Cases related to the issue of Marital Rape:

The top court ruled in the case of State of Karnataka v. Krishnappa that sexual assault is a demeaning act in addition to being a violation of someone’s right to privacy and the sanctity of their own body female.

Suchita Srivastava v. Chandigarh Administration is a case where, the Supreme Court compared the freedom to decide on issues that affect sexual action with respect for one’s privacy, personal space, and dignity under Article 21 of the Constitution, as well as physical integrity.

In 2018, the Supreme Court in Joseph Shine v. Union of India struck down the 158-year-old Victorian morals code regarding adultery. According to the Supreme Court, husbands are not their wives’ masters and wives are not their husbands’ property.

The woman is seen as the husband’s property when he has control over her sexual agency. The husband’s control over the woman’s loyalty is considered as upholding the husband’s property stake in his wife.

Arguments Against Criminalising Marital Rape:

It may create absolutely anarchy in families and destabilise the institution of marriage.

It may become an easy tool for harassing the husbands by misusing the law similar to the growing misuse of section 498A (harassment caused to a married woman by her husband and in-laws) of the IPC.

Indian Law Commission and the Parliamentary Standing Committee on Home Affairs after thoroughly examining the matter did not recommend the criminalization of marital rape.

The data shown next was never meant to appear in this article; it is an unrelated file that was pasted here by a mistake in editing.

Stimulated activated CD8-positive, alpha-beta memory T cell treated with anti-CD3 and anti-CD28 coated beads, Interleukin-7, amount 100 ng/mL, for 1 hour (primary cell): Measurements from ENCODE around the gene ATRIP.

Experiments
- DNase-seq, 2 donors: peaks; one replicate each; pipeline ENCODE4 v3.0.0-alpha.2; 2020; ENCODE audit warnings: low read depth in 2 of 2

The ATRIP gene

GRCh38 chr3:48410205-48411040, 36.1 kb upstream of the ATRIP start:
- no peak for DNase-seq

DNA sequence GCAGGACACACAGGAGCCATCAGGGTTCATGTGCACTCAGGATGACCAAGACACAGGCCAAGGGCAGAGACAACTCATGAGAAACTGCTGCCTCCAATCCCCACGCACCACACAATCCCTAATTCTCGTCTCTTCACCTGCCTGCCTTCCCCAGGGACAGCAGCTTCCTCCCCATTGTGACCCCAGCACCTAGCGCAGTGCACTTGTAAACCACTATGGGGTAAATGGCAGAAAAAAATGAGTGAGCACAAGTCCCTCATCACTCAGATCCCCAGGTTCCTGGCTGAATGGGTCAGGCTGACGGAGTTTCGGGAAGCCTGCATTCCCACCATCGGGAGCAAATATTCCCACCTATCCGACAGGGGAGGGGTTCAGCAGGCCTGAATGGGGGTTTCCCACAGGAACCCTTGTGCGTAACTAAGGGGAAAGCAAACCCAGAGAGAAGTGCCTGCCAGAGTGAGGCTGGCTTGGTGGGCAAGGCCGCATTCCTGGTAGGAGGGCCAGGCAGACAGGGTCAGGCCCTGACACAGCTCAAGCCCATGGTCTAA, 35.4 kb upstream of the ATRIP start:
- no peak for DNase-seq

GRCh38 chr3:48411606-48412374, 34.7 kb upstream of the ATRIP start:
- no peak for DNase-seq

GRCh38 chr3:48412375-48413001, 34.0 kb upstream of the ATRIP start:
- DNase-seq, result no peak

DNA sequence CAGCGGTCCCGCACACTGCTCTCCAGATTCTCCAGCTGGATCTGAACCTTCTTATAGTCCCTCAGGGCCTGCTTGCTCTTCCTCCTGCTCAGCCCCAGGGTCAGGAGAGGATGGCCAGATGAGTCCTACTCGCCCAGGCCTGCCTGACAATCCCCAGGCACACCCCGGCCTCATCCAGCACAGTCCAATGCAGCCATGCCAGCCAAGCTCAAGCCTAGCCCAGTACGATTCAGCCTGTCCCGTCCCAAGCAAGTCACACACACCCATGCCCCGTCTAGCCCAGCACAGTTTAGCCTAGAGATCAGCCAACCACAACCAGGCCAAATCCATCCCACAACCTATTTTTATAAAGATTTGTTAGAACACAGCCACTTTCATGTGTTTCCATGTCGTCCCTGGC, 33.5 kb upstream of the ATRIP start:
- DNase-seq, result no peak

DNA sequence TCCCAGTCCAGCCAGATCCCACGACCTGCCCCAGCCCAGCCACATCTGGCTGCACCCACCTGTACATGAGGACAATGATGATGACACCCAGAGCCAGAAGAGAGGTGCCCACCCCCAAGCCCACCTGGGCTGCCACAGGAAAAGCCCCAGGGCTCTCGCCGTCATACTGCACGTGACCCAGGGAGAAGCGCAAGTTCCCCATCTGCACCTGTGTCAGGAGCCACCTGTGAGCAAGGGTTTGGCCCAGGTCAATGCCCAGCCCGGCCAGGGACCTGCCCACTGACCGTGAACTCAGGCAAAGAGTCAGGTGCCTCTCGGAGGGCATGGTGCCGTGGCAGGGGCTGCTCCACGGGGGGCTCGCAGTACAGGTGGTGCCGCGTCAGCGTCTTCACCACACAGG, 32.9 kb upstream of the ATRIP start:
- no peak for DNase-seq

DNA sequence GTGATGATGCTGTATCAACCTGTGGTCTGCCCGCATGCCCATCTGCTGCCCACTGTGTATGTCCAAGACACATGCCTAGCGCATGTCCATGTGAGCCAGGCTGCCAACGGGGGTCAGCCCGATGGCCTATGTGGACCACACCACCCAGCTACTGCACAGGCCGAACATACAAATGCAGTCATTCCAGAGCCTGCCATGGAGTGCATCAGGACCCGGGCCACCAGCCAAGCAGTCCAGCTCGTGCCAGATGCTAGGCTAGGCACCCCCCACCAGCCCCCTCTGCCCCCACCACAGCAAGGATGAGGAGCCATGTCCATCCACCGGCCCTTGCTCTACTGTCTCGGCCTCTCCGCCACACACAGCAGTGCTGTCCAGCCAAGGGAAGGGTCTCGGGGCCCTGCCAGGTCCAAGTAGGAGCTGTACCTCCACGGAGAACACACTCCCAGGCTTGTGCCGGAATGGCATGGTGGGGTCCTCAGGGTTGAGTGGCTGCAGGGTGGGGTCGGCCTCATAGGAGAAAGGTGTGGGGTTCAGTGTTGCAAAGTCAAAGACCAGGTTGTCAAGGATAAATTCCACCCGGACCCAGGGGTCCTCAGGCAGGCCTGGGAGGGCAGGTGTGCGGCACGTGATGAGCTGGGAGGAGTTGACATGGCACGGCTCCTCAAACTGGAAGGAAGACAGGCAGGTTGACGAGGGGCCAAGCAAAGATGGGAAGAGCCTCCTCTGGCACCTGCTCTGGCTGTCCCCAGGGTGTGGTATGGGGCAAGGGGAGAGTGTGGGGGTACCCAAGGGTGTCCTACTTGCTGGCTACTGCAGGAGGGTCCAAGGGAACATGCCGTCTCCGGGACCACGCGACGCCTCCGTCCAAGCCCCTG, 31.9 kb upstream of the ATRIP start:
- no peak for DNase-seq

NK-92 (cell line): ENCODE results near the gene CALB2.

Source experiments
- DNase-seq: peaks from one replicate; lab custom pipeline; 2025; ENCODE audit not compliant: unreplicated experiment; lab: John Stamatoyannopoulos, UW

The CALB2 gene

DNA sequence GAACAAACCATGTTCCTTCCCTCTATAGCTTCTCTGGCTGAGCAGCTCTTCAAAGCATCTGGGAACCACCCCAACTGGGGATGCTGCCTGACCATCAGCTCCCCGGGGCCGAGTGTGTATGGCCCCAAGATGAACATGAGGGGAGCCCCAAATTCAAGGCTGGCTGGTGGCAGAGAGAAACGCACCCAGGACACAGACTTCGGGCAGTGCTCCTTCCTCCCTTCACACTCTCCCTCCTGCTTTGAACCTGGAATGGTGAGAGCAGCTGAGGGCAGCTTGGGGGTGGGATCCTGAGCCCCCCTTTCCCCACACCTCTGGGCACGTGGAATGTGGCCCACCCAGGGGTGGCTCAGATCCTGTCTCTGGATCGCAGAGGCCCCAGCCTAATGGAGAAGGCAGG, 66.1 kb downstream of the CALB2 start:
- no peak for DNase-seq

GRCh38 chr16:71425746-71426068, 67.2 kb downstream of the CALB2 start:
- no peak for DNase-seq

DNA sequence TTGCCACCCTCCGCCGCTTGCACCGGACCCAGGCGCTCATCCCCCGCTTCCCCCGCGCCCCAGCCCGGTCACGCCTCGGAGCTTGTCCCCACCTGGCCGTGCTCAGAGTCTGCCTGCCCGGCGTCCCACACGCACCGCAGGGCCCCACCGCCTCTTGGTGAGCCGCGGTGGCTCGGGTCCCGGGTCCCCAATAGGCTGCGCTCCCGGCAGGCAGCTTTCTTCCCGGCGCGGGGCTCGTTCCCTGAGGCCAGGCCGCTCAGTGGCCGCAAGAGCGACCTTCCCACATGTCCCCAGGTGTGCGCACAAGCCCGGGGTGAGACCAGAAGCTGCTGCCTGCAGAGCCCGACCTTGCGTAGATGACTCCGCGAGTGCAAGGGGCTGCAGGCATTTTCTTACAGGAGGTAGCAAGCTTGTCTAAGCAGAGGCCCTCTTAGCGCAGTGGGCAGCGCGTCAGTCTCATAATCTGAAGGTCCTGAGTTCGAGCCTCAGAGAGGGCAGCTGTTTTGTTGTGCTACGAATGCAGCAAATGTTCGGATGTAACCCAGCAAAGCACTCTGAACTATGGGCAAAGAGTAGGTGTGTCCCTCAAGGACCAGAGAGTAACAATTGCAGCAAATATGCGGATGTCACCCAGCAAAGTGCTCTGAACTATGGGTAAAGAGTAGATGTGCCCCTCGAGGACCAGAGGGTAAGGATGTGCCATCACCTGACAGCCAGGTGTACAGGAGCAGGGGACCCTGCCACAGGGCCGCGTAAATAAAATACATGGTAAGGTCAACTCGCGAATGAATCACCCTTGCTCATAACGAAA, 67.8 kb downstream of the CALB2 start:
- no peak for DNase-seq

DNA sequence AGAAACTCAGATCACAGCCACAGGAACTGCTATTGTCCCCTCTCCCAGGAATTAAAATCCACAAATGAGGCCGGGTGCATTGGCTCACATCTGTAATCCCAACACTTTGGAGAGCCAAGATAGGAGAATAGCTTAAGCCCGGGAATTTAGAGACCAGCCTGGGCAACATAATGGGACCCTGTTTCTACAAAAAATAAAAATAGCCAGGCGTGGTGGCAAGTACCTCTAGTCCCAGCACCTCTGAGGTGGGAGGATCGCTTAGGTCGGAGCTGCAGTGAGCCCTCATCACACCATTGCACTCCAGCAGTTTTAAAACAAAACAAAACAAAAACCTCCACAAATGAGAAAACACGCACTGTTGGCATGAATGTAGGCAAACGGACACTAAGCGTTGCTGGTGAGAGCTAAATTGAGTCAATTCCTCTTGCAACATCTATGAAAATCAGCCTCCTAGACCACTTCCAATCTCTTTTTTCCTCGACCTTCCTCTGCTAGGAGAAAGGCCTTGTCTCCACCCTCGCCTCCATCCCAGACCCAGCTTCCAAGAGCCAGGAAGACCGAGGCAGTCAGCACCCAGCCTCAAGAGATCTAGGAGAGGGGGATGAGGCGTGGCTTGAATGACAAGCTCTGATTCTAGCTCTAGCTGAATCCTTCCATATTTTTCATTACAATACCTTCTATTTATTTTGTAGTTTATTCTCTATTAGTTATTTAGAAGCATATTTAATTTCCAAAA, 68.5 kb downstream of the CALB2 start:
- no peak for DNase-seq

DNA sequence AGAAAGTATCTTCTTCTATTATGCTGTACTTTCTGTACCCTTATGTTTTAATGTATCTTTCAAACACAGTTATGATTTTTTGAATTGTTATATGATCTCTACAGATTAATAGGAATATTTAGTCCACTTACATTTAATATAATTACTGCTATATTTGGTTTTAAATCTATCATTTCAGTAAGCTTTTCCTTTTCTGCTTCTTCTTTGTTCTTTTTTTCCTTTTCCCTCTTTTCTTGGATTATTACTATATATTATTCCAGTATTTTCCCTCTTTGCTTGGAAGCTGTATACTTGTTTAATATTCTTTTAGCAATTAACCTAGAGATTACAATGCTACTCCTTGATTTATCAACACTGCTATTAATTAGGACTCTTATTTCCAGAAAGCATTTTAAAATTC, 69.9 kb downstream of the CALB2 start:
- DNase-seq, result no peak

Criminalizing marital rape will create serious implementational issues like veracity of testimony, evidences in the courts etc.

India has its unique problems due to various factors like literacy, lack of financial empowerment of the majority of females, the mindset of the society, vast diversity, poverty, etc. and these should be considered carefully before criminalizing marital rape.

Merely criminalizing marital rape may not stop it as “moral and social awareness” plays a vital role in stopping such an act.

Arguments For Criminalising Marital Rape:

It will ensure that women remain safer from abusive spouses and they can receive the help needed to recover from marital rape and can save themselves from domestic violence and sexual abuse.

A marriage should not be viewed as a license for a husband to forcibly rape his wife with impunity. Further, a married woman has the same right to control her own body as does an unmarried woman.

A woman is entitled to refuse sexual relations with her husband as the right to bodily integrity and privacy is an intrinsic part of Article 21 of the Constitution.

Supreme Court has included sanctity of women, and freedom to make choices related to sexual activity under the ambit of Article 21.

Indian women deserve to be treated equally under article 14 and an individual’s human rights do not deserve to be ignored by anyone, including by their spouse.

A woman who is raped by a stranger lives with a memory of a horrible attack; a woman who is raped by her husband lives with her rapist throughout her life.